python
Published

August 4, 2020

We notice that `dask` is automatically rounding `float32` numbers to machine precision, which I think is the most sensible choice, but surprising difference compared to `numpy`.

## Create the input data

Needs only to be done once, defaults to ~4GB of data, you can reduce it by setting `blocksize` to a smaller number, e.g. 1000

``````import os
import h5py
import numpy as np``````
``````%%time

blocksize = 1000000
nblocks = 1000
shape = nblocks * blocksize

if not os.path.exists('random.hdf5'):

with h5py.File('random.hdf5', mode='w') as f:
dset = f.create_dataset('/x', shape=(shape,), dtype='f4')
for i in range(0, shape, blocksize):
dset[i: i + blocksize] = np.random.exponential(size=blocksize)``````

## Setup

``````from dask.distributed import Client

client = Client(n_workers=24, processes=False)``````
``````# Load data with h5py
# this creates a pointer to the data, but does not actually load
import h5py
import os
f = h5py.File('random.hdf5', mode='r')
dset = f['/x']``````
``dset.dtype``
``dtype('<f4')``
``!ls -lah data/random.hdf5``
``-rw-r--r-- 1 zonca csb148 3.8G Jul 24 22:51 data/random.hdf5``

Compute sum using blocked algorithm

Before using dask, lets consider the concept of blocked algorithms. We can compute the sum of a large number of elements by loading them chunk-by-chunk, and keeping a running total.

Here we compute the sum of this large array on disk by

1. Computing the sum of each 1,000,000 sized chunk of the array
2. Computing the sum of the 1,000 intermediate sums

Note that this is a sequential process in the notebook kernel, both the loading and summing.

``len(dset)``
``1000000000``
``````# Compute sum of large array, one million numbers at a time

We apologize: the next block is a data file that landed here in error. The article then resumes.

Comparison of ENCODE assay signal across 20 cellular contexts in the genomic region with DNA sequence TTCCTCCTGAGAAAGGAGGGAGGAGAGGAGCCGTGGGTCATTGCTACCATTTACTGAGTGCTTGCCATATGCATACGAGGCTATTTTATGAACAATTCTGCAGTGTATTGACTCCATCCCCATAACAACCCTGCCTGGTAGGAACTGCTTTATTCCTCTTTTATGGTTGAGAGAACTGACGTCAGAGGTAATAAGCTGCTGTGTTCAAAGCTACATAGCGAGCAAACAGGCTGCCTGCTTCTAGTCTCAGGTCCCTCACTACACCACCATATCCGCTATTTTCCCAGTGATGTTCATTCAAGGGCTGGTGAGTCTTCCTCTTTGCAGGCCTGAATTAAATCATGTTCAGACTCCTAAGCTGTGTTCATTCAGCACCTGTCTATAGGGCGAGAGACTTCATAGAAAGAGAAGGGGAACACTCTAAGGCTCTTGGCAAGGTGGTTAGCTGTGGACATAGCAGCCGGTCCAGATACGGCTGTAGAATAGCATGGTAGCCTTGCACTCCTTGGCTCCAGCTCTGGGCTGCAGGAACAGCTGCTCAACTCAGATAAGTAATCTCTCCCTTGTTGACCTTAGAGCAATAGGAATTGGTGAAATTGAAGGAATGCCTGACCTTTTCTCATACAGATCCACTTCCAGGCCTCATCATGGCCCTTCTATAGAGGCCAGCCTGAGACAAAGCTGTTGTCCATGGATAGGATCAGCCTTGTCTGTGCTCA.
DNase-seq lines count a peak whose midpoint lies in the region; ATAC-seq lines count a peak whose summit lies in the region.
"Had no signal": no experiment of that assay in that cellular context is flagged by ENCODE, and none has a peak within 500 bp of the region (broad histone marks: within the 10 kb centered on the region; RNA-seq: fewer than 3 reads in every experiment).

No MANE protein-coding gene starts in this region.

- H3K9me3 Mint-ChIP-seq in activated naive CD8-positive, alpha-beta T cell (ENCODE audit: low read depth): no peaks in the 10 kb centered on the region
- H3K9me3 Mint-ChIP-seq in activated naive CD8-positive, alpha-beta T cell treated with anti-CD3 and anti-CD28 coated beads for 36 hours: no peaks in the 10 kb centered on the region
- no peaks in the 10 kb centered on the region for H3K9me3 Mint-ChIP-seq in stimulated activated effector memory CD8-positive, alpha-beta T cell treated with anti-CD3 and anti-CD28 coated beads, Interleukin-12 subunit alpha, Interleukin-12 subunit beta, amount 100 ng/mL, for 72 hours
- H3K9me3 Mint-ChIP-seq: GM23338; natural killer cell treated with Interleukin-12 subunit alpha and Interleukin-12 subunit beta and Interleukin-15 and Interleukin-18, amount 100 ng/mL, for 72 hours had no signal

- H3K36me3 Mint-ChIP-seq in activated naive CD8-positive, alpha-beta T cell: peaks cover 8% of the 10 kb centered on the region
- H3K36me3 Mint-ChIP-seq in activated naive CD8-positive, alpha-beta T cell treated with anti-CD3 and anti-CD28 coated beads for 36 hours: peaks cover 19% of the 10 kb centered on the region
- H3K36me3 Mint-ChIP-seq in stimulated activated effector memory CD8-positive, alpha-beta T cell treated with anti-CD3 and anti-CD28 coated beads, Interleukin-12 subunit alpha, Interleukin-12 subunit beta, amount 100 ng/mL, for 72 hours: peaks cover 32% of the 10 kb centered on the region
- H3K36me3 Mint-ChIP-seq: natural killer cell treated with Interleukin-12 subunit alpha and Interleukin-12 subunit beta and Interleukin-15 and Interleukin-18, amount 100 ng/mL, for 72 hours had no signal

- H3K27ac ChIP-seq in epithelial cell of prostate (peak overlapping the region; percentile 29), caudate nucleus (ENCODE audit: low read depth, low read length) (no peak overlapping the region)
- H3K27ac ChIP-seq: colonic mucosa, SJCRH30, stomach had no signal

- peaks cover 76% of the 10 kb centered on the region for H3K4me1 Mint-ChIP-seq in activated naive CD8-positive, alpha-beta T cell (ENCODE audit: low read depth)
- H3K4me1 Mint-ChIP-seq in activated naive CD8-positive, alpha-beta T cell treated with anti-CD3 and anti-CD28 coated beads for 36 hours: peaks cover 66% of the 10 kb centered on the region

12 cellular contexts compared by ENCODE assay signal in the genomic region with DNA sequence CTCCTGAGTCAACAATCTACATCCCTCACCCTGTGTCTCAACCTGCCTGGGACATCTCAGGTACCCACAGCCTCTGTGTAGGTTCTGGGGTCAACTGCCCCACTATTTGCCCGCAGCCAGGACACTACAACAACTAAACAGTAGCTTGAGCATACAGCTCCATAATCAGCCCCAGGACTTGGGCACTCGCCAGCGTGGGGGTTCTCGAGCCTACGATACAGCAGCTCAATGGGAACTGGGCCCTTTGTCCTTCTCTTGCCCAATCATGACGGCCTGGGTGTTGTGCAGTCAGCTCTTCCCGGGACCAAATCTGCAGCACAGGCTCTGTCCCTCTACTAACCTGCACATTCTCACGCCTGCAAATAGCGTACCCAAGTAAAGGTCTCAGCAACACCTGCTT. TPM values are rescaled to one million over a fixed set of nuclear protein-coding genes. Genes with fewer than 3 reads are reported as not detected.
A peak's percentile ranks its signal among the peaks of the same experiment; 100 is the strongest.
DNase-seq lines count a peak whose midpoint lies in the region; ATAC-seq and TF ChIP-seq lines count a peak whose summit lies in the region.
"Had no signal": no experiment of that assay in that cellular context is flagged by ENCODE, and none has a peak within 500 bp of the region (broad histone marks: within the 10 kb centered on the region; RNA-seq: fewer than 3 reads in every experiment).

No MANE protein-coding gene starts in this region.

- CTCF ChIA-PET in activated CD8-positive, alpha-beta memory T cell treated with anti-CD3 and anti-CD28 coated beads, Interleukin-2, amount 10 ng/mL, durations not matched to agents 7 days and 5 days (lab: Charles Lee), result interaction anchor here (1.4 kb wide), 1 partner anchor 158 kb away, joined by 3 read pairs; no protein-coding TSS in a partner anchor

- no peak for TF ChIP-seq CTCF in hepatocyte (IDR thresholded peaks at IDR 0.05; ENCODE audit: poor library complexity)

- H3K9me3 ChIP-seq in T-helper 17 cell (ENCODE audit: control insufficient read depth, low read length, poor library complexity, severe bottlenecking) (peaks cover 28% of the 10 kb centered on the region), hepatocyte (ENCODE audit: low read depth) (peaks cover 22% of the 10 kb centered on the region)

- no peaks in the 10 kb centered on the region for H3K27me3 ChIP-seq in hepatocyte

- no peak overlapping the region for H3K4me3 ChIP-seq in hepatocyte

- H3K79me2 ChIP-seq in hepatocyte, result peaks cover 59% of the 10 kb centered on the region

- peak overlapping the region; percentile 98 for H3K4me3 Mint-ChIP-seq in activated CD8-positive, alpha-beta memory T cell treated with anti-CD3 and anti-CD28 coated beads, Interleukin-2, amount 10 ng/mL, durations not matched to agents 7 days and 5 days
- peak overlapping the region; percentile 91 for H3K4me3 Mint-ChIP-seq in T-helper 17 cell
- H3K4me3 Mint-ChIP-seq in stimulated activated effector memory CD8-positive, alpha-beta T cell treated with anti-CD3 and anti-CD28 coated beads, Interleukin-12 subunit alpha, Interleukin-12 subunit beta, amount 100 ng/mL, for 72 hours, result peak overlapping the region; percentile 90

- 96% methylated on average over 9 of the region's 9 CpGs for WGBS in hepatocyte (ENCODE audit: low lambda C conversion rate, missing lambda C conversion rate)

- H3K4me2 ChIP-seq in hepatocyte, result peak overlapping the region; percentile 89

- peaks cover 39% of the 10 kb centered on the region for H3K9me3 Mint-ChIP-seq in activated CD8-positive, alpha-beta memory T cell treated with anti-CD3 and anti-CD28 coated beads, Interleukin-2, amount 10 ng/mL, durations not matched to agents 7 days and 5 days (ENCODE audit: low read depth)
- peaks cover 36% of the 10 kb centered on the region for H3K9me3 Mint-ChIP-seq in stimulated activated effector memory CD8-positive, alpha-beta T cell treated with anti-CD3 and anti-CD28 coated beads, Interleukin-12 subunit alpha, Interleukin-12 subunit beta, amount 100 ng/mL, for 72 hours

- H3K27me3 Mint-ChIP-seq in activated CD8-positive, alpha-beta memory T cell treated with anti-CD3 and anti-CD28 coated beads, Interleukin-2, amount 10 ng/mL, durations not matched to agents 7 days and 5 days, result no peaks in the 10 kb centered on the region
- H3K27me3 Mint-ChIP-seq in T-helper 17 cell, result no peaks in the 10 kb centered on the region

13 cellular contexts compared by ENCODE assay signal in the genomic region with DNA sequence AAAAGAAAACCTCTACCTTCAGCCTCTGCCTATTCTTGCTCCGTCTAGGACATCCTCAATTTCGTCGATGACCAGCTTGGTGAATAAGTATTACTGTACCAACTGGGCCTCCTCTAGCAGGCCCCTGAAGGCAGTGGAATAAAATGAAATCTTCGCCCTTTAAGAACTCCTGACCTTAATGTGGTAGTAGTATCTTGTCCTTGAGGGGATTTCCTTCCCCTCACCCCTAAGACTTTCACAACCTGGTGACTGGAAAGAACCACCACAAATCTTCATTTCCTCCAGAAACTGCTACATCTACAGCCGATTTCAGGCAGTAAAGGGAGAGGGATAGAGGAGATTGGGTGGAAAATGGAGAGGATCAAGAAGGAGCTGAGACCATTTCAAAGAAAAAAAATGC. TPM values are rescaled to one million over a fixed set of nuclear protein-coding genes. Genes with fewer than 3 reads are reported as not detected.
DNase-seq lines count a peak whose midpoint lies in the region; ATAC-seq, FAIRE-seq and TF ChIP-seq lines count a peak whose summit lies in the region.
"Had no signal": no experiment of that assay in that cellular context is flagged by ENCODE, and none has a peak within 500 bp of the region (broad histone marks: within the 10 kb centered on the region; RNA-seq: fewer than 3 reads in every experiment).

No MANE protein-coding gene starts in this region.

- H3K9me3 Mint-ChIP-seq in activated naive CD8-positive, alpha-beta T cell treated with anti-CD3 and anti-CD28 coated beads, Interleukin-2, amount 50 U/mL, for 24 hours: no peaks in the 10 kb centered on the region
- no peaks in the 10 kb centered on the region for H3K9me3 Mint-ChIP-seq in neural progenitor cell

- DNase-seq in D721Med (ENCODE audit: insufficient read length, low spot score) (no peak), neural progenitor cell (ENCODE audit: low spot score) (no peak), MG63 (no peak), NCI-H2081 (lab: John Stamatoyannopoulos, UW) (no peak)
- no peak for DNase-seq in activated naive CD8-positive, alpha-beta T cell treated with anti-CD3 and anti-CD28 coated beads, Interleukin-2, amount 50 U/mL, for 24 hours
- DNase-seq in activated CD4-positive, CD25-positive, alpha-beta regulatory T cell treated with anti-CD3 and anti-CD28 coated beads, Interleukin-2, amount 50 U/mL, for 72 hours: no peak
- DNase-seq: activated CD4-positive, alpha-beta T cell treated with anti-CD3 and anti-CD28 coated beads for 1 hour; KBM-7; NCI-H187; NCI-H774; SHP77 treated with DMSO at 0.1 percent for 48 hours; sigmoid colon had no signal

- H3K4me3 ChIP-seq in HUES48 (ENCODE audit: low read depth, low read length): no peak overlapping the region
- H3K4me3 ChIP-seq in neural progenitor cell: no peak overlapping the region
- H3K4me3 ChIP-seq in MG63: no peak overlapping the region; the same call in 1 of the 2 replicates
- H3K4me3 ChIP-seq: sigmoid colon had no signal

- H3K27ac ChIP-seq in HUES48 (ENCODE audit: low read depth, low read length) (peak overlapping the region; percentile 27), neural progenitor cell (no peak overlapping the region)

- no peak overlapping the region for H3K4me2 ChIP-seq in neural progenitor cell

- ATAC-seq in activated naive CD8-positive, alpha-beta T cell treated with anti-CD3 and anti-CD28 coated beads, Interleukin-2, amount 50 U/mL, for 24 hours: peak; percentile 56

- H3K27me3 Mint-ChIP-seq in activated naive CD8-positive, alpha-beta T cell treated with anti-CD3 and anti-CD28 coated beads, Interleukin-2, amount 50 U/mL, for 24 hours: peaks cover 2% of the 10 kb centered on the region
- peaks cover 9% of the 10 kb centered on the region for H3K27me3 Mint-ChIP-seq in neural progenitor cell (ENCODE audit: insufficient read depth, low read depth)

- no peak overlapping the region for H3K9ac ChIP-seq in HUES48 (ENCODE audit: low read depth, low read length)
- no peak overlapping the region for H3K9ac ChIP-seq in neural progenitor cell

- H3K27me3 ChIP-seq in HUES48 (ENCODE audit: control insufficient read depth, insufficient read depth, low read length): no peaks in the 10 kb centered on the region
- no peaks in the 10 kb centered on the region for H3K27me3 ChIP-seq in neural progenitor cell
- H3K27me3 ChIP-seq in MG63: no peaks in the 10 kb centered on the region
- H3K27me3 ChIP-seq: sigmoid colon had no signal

sums = []
for i in range(0, 1000000000, 1000000):
chunk = dset[i: i + 1000000]  # pull out numpy array
sums.append(chunk.sum())

total = sum(sums)
print(total)``````
``999976587.6875``

Create `dask.array` object

You can create a `dask.array` `Array` object with the `da.from_array` function. This function accepts

1. `data`: Any object that supports NumPy slicing, like `dset`
2. `chunks`: A chunk size to tell us how to block up our array, like `(1000000,)`
``````import dask.array as da
import numpy as np
x = da.from_array(dset, chunks=(10000000,))
x``````
 Array Chunk 4.00 GB 40.00 MB (1000000000,) (10000000,) 101 Tasks 100 Chunks float32 numpy.ndarray
``x_float64 = x.astype(np.float64)``
``x.sum().compute()``
``999976700.0``

The machine resolution of `float32` is `1e-6`, therefore everything after the 7th digit is garbage, so it is reasonable to remove it, otherwise it gives you the impression that the computation is more precise than it actually it. Still I am surprised `dask` does it, `numpy` above instead doesn’t care about that and prints all the digits.

If we need more precision, we need to increase the precision of the calculation, see below, but we are going to use a lot more memory, also, the input data were `float32`, so it is not very useful anyway, we should generate again the input with higher precision.

``np.finfo(np.float32)``
``finfo(resolution=1e-06, min=-3.4028235e+38, max=3.4028235e+38, dtype=float32)``
``x_float64.sum()``
 Array Chunk 8 B 8 B () () 336 Tasks 1 Chunks float64 numpy.ndarray
``x_float64.sum().compute()``
``999976584.1788422``
``client.shutdown()``